Are financial services companies genuinely improving their customer service in line with the Financial Services Board’s Treating Customers Fairly (TCF) regime, or are they merely paying lip service to TCF and continuing in their consumer-unfriendly old ways? A recent ombud determination describing the “manifestly unfair” treatment of a customer by Old Mutual points to the latter being true.

A retiree was given – and acted on – wrong information from an Old Mutual employee about how much he could withdraw from his retirement annuity (RA).

The law had only just changed, so the error is forgivable. What is less forgivable is what happened next, according to the determination: instead of going out of its way to make amends, Old Mutual accused the retiree of being ignorant of the law. It told him it could not remedy the situation without the tax authorities’ approval, which, apparently, it could not obtain.

To top it all, the determination says, Old Mutual told the ombud that if the transaction was reversed, the retiree would be “unjustly enriched”.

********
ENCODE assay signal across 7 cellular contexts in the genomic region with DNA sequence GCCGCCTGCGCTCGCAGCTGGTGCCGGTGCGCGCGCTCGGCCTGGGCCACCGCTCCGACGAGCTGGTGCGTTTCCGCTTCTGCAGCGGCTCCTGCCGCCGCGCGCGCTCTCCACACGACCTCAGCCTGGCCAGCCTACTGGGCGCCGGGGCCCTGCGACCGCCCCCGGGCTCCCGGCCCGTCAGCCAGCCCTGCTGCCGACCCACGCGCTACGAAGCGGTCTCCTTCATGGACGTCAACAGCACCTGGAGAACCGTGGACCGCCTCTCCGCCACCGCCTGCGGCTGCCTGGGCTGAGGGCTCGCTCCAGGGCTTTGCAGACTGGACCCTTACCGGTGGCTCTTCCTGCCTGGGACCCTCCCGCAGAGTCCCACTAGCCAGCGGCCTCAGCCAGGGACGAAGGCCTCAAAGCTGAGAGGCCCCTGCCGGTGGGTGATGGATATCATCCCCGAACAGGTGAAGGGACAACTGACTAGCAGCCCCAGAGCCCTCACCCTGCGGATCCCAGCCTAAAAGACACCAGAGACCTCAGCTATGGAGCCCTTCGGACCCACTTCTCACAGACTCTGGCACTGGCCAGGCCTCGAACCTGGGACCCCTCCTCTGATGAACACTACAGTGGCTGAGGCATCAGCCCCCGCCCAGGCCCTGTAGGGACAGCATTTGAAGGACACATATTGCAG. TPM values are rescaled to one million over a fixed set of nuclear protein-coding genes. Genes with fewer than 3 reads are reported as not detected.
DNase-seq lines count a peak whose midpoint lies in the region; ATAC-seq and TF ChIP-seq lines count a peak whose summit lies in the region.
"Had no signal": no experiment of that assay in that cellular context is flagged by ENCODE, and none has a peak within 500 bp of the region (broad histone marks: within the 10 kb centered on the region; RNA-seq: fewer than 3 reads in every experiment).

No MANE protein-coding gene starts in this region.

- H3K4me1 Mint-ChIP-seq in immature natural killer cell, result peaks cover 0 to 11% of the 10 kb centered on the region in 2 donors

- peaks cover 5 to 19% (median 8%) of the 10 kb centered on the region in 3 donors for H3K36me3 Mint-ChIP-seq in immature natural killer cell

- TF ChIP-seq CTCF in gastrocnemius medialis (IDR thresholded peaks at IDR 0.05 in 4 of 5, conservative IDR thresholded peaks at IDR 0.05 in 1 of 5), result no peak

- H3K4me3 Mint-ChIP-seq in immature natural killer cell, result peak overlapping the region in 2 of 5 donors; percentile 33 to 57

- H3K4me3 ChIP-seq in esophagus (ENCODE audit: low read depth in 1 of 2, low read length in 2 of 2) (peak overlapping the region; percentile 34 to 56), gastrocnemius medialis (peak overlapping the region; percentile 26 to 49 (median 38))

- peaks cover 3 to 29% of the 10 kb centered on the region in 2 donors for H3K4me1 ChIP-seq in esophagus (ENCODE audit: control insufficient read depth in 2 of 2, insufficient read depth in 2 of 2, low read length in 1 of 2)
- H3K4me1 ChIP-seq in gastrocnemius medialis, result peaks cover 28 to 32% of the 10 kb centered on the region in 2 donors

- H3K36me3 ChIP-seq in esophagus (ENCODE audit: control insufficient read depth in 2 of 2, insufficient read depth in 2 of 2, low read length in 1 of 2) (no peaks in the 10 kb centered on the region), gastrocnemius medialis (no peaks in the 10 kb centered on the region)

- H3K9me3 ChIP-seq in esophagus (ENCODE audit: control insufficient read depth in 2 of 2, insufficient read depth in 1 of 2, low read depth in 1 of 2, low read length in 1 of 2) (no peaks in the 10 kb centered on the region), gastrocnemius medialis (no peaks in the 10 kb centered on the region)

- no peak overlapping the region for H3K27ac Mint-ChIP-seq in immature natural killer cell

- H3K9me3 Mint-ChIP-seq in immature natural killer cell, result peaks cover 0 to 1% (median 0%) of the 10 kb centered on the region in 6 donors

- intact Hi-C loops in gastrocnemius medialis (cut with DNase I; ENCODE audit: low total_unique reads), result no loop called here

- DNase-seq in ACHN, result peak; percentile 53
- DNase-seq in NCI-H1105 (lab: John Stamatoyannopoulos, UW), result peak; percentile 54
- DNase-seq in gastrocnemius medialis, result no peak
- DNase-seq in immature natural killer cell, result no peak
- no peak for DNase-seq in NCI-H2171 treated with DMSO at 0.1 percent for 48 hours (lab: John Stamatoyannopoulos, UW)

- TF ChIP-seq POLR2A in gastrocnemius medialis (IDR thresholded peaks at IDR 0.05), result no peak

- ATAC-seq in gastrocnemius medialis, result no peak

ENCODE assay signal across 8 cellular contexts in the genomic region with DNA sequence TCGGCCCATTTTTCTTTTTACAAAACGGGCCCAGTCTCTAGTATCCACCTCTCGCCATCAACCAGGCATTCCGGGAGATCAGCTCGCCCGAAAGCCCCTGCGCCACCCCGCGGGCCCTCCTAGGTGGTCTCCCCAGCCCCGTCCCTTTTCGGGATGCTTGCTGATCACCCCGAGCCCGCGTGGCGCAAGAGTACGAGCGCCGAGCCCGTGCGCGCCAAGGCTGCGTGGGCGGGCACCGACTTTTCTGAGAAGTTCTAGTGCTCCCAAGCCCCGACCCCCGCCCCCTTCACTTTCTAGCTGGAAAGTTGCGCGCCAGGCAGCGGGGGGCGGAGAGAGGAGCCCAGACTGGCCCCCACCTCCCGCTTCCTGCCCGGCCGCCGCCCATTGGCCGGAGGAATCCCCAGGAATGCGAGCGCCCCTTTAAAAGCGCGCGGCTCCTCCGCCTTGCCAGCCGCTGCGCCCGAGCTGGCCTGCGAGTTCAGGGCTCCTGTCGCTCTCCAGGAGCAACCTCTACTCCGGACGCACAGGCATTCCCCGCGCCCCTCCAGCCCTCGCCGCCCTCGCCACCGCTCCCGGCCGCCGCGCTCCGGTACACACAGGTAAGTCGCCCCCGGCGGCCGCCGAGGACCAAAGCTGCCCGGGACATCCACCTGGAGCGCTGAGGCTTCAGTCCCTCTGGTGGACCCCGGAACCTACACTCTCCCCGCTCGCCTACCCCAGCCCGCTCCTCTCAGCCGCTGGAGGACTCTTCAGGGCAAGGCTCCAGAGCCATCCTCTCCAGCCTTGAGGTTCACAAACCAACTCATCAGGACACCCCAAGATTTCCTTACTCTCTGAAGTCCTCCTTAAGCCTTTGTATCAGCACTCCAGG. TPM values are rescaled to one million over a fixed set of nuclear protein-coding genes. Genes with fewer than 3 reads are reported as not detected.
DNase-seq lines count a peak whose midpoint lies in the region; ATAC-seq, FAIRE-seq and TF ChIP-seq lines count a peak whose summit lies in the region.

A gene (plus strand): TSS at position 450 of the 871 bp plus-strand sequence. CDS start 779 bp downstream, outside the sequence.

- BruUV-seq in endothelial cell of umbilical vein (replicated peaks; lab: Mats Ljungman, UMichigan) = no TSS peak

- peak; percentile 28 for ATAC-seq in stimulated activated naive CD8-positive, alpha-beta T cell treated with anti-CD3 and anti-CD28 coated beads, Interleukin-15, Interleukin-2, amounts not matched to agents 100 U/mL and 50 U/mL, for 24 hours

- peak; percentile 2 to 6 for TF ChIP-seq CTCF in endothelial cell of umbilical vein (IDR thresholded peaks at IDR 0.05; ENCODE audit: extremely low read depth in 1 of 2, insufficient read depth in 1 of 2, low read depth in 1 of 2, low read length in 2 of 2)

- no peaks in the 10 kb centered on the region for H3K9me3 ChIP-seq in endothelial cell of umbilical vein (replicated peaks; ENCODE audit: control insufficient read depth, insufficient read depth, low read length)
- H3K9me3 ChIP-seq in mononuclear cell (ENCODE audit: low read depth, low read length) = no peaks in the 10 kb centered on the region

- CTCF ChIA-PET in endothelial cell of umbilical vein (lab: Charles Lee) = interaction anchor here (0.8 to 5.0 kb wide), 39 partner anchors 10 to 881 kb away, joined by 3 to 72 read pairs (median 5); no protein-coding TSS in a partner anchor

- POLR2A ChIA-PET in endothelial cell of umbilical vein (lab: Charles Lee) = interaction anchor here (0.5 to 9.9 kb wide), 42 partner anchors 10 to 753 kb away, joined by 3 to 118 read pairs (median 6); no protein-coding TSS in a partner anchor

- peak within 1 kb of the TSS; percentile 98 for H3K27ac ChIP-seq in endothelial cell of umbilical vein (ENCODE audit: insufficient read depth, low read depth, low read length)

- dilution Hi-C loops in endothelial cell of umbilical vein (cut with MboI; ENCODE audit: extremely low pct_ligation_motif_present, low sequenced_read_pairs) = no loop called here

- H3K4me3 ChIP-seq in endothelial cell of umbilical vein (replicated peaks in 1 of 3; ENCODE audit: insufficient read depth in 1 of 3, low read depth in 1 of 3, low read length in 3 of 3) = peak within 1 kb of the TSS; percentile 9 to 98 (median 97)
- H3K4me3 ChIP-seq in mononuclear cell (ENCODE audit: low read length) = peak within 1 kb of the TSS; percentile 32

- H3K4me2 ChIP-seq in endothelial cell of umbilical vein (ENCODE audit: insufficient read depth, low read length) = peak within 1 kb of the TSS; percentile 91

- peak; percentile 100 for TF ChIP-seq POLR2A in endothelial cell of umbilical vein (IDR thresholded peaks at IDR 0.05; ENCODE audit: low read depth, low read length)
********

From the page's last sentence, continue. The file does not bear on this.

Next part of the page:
The determination by Noluntu Bam, the Ombud for Financial Services Providers, says that Mr F belonged to the South African Retirement Annuity Fund (Saraf), administered by Old Mutual.

In April last year, in anticipation of his retirement from the fund, Mr F discussed the various options open to him with his financial adviser, who told him that, because the fund value stood at R220 000, Mr F could take the entire amount in cash, subject to tax.

When you retire, you can withdraw only a third of your savings from an RA as a lump sum, unless the fund value is below a certain amount, in which case you can take the full amount. Until recently, this figure was R75 000. However, it changed on March 1 last year, when the government amended the tax laws to bring the treatment of provident funds into line with that of pension funds and RAs. The fund value below which you can take the whole amount as a lump sum was increased to R247 500.